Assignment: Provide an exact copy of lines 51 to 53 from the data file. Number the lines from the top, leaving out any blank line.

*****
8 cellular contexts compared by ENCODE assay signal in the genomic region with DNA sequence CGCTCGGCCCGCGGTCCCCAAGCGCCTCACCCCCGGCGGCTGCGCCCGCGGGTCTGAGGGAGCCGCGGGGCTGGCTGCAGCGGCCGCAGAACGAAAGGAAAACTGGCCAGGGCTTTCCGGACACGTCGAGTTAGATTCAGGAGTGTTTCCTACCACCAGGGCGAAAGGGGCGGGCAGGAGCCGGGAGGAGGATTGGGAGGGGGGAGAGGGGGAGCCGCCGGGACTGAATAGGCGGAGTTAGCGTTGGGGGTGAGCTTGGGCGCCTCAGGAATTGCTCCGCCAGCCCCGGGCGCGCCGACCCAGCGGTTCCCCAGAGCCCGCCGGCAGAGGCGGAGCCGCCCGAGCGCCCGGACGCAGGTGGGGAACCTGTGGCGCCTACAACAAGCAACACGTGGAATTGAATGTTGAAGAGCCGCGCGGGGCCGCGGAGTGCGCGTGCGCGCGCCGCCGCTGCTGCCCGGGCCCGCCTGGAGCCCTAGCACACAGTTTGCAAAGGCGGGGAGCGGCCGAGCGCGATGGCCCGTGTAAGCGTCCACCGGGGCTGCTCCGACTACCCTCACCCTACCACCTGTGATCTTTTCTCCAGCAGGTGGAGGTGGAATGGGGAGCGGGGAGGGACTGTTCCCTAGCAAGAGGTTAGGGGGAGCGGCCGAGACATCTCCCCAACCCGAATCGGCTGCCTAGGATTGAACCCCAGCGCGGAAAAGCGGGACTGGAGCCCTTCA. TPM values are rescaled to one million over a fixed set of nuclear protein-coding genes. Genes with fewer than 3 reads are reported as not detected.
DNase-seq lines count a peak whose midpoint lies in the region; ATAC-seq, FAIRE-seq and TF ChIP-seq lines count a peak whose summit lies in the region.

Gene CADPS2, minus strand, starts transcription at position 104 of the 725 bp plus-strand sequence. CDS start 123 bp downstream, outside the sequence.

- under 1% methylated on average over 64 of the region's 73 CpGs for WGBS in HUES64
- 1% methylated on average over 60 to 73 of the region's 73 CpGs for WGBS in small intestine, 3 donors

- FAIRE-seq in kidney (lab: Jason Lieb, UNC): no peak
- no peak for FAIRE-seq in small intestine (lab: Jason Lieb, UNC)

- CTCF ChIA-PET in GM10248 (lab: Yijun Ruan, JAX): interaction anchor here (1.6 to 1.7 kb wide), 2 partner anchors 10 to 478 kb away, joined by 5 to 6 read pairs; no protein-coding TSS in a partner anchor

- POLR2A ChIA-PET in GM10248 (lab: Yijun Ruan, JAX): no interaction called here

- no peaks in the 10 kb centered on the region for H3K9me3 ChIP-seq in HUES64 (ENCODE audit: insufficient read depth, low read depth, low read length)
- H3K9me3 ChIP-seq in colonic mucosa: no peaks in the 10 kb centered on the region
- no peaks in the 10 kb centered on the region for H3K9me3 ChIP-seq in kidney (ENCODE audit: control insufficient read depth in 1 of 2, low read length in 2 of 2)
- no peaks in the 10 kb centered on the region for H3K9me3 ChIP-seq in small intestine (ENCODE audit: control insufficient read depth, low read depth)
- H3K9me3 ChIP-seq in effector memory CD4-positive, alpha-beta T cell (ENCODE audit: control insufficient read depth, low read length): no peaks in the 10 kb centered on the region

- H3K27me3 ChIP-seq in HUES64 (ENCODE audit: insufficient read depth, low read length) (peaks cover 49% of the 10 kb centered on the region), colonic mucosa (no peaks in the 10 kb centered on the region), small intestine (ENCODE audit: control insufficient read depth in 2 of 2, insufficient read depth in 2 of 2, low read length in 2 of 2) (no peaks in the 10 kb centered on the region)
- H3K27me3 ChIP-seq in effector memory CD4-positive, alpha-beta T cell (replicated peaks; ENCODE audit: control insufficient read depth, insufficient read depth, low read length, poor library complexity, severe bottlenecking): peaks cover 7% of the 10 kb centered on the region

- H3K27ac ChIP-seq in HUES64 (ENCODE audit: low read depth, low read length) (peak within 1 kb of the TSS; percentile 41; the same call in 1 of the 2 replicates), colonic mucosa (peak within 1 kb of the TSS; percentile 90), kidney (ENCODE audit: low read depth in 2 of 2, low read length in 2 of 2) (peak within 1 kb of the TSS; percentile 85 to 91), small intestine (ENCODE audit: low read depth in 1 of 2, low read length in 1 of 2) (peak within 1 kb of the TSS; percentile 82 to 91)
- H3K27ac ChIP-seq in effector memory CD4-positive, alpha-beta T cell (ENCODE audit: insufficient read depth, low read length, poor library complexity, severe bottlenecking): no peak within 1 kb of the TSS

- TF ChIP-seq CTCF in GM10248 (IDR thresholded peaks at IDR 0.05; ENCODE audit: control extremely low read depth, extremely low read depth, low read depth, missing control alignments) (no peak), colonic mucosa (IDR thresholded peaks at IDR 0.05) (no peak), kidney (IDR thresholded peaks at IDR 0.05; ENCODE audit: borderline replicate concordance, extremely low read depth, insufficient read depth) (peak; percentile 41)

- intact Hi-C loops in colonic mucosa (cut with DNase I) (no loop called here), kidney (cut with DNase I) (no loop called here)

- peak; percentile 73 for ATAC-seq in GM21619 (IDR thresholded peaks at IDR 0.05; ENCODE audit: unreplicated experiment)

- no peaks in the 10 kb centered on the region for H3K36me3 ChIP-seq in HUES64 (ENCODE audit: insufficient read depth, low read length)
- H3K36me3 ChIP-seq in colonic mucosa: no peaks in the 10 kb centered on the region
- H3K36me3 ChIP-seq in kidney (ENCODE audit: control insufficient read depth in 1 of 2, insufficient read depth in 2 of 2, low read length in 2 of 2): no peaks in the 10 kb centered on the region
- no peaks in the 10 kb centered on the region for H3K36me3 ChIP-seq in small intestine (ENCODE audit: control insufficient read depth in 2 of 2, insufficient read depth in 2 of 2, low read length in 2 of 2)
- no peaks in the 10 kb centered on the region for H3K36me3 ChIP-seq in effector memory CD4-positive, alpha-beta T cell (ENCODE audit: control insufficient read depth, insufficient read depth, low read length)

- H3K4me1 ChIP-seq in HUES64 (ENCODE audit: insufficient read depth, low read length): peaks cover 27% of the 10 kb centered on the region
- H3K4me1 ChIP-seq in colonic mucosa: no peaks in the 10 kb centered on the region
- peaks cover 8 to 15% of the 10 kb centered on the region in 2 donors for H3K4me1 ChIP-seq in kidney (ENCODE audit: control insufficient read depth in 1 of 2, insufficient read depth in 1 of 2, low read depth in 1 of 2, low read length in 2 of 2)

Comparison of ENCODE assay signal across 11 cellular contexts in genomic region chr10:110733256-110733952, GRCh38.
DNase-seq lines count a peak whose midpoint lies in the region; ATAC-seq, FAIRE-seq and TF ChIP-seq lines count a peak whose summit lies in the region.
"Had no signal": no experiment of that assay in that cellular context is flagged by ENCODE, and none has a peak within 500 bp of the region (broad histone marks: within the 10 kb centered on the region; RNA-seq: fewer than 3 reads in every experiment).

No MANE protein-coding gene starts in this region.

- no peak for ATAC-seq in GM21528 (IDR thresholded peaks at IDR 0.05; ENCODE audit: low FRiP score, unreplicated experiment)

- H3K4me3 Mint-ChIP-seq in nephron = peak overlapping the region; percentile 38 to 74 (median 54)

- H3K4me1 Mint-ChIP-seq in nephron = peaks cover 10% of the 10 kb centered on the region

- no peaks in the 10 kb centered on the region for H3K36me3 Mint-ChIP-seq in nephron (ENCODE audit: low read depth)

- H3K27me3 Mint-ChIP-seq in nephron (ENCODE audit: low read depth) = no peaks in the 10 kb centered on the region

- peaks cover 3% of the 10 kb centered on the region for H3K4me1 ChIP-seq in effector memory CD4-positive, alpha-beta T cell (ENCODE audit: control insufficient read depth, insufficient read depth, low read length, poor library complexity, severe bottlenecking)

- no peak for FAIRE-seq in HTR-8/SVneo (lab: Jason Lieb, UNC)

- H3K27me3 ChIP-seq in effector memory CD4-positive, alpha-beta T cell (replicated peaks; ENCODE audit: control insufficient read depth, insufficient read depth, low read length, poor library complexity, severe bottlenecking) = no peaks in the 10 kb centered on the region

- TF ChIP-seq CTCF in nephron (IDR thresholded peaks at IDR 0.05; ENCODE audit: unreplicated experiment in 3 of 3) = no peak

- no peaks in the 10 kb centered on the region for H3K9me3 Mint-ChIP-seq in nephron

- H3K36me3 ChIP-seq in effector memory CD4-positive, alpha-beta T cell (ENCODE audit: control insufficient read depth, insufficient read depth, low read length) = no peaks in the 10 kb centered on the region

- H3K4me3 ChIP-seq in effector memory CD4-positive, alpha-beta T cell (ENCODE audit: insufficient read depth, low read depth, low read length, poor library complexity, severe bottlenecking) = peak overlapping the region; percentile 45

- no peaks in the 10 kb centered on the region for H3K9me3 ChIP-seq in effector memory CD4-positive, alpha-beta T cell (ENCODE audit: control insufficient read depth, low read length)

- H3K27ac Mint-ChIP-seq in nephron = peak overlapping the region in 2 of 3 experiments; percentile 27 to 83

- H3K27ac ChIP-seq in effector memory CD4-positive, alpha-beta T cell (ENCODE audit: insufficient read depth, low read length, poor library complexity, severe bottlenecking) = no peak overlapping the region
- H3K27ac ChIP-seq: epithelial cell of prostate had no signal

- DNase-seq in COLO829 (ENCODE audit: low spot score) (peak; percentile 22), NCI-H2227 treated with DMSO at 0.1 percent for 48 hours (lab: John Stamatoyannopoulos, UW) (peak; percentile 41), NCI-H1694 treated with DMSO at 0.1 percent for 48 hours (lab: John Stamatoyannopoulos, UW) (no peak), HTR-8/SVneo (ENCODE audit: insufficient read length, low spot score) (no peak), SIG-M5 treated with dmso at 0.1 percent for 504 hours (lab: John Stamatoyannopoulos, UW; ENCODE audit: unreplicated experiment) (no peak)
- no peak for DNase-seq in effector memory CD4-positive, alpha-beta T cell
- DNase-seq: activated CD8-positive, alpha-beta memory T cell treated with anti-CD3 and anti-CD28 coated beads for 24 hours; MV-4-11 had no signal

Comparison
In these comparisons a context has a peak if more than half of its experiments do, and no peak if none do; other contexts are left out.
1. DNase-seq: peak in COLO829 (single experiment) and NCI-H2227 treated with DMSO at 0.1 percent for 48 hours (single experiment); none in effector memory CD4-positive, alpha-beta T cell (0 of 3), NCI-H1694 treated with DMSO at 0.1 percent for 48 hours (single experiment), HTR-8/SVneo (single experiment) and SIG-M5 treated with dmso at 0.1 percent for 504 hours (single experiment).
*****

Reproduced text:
- no peak for DNase-seq in effector memory CD4-positive, alpha-beta T cell
- DNase-seq: activated CD8-positive, alpha-beta memory T cell treated with anti-CD3 and anti-CD28 coated beads for 24 hours; MV-4-11 had no signal

Comparison